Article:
The fertiliser plan to set your farm up for success this growing season
The amount of phosphorous (P) and potassium (K) for required largely depends on how much grass is going to be utilised according to Stan Lalor, speaking to the audience at the Irish Grassland Association conference this week.
Uptake required to grow 1t DM/ha of healthy sward of rye grass is 4kg/ha of P and 30kg/ha K, according to Stan. Thus, if a farmer plans to grow 15t DM/ha, the total uptake will be 60kg/ha of P and 450kg/ha of K.
Allowing for 80pc utilisation of grass, these figures are then adjusted to 48kg/ha of P and 360kg/ha of K, this is before taking into consideration how much is being recycled back into the field by the cow.
Some 60pc of P and 90pc of K is recycled back into the field, meaning 40pc of P and 10pc of K needs to be replaced in order to keep the levels right for optimum grass growth, Stan said.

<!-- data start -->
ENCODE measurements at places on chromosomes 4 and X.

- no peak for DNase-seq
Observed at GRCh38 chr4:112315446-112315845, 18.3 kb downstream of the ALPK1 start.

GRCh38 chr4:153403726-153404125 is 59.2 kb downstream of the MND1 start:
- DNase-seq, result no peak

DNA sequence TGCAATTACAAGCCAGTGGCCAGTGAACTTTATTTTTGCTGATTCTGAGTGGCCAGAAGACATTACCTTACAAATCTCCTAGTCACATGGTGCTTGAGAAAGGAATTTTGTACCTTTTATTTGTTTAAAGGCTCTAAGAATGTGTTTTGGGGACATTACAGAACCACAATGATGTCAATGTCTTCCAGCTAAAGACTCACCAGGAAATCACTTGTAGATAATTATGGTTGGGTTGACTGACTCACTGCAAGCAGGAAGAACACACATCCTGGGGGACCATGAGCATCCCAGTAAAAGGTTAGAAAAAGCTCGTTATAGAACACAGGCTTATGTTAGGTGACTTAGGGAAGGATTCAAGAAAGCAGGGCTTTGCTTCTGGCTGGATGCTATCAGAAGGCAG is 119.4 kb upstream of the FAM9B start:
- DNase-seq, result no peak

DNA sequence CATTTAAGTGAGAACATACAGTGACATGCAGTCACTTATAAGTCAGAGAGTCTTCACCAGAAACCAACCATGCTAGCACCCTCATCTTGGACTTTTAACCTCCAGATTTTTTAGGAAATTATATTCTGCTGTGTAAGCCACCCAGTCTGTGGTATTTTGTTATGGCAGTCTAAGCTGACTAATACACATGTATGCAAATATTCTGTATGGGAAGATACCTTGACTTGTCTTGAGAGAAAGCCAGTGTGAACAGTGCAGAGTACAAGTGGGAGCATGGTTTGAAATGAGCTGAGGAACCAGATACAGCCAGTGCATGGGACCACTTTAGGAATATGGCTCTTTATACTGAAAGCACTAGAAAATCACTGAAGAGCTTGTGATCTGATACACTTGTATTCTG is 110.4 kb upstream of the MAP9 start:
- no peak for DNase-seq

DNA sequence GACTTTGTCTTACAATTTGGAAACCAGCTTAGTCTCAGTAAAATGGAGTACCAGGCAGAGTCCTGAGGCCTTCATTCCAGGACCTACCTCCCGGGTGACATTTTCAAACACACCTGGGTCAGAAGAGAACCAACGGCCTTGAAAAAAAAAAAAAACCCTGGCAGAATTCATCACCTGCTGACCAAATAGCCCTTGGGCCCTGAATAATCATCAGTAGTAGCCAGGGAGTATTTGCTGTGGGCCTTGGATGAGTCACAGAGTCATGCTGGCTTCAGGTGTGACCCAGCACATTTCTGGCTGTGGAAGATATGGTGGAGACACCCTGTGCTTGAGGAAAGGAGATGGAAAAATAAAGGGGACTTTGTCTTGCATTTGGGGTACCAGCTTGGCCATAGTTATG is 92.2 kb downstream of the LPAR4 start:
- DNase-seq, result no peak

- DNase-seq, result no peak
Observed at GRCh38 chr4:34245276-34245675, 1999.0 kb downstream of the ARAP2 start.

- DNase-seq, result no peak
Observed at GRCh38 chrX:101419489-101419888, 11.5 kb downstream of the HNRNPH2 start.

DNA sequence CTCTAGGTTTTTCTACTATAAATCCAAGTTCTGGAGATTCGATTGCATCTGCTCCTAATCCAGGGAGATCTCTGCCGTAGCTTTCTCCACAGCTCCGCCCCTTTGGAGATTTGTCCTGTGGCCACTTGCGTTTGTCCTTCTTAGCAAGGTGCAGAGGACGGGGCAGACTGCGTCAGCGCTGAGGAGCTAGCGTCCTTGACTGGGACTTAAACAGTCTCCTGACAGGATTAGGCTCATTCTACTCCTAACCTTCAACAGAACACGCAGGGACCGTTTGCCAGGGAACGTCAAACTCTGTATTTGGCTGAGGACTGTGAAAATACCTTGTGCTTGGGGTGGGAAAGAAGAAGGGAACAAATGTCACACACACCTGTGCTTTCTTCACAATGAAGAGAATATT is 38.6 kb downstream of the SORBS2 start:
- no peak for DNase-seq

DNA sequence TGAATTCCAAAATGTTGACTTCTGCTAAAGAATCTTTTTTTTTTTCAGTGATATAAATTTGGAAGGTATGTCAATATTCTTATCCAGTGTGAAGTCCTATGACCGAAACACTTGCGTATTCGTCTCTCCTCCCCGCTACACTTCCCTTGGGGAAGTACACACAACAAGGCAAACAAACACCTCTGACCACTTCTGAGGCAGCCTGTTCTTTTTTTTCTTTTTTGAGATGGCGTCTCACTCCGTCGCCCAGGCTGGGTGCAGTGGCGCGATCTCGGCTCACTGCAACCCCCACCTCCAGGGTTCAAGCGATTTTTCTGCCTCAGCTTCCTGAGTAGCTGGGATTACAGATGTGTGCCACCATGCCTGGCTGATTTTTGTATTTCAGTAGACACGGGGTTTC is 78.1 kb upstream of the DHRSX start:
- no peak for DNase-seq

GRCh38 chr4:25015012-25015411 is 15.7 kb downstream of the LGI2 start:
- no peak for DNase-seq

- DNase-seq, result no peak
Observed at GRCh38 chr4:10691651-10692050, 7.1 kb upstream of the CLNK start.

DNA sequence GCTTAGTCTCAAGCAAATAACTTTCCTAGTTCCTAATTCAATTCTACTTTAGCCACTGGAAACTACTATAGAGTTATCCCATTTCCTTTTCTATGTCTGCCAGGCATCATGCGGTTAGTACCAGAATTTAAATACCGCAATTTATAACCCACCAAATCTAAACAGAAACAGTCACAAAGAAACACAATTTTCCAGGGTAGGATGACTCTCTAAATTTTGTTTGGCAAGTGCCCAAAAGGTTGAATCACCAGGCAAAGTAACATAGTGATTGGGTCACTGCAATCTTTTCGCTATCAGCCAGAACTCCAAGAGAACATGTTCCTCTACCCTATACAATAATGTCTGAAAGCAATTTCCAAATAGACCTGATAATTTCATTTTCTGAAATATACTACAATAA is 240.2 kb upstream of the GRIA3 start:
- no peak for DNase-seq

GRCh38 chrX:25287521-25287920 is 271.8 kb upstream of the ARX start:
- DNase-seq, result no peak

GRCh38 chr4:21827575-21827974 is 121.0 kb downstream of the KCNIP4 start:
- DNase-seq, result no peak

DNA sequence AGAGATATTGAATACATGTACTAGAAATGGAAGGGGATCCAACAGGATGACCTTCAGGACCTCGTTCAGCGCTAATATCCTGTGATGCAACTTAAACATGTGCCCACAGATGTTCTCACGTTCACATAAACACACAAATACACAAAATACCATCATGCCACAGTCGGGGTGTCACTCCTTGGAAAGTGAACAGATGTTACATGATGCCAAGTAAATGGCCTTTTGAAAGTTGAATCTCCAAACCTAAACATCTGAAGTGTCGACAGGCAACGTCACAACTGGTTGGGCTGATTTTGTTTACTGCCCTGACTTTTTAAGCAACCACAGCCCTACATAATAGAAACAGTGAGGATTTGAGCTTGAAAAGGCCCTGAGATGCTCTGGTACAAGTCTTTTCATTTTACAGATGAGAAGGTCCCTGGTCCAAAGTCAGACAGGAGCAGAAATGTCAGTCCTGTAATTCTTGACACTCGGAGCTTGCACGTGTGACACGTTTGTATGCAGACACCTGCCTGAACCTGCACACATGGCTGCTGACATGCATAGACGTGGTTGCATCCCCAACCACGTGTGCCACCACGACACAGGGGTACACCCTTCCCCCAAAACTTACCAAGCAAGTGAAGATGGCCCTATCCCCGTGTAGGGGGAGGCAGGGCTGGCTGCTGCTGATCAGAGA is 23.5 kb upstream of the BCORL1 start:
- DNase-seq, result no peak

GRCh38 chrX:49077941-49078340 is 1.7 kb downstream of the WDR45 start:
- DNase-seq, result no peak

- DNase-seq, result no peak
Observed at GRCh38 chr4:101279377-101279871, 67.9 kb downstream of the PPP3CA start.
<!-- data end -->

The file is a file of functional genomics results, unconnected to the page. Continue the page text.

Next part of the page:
Based on these sums, the typical nutrient removal by grazing animals for soil fertility maintenance is 19kg/ha of P and 36kg/ha of K, at 12t DM/ha utilised, assuming grass indices are high, he said.
When to apply P and K
According to Stan, P should be spread in earlier spring to achieve the best results, with a target to get between 50-75pc of the annual P requirement applied in the first two rounds of fertiliser. The remaining P should then be spread little and often throughout the summer months.
Applying K in spring is not as critical as applying P, according to Stan. Although he admitted they usually go hand in hand when spreading, he said to avoid spreading excess K in spring as it can have a negative effect on the uptake of magnesium and resulting in the risk of grass tetany.